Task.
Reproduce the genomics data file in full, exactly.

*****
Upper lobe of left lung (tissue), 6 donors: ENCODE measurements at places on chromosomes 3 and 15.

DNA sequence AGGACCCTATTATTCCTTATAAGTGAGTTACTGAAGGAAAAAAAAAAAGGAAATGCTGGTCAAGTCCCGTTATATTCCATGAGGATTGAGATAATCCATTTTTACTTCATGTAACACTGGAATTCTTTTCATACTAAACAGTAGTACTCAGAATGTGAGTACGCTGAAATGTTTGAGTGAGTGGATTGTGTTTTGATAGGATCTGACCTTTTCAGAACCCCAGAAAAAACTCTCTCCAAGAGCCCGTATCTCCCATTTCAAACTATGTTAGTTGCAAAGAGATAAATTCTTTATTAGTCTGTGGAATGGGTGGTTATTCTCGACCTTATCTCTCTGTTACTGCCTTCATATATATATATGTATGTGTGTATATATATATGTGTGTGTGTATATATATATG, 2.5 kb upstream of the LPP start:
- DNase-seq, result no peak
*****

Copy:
Upper lobe of left lung (tissue), 6 donors: ENCODE measurements at places on chromosomes 3 and 15.

DNA sequence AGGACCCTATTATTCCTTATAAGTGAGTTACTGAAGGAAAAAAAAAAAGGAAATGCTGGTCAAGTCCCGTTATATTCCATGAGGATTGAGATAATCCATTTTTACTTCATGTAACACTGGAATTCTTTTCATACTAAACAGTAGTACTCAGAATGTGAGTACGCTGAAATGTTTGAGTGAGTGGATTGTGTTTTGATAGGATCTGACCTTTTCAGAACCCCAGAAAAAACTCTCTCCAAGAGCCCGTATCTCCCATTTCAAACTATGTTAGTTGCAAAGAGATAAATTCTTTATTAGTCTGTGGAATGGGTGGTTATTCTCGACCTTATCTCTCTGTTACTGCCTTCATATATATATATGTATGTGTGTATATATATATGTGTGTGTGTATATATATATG, 2.5 kb upstream of the LPP start:
- DNase-seq, result no peak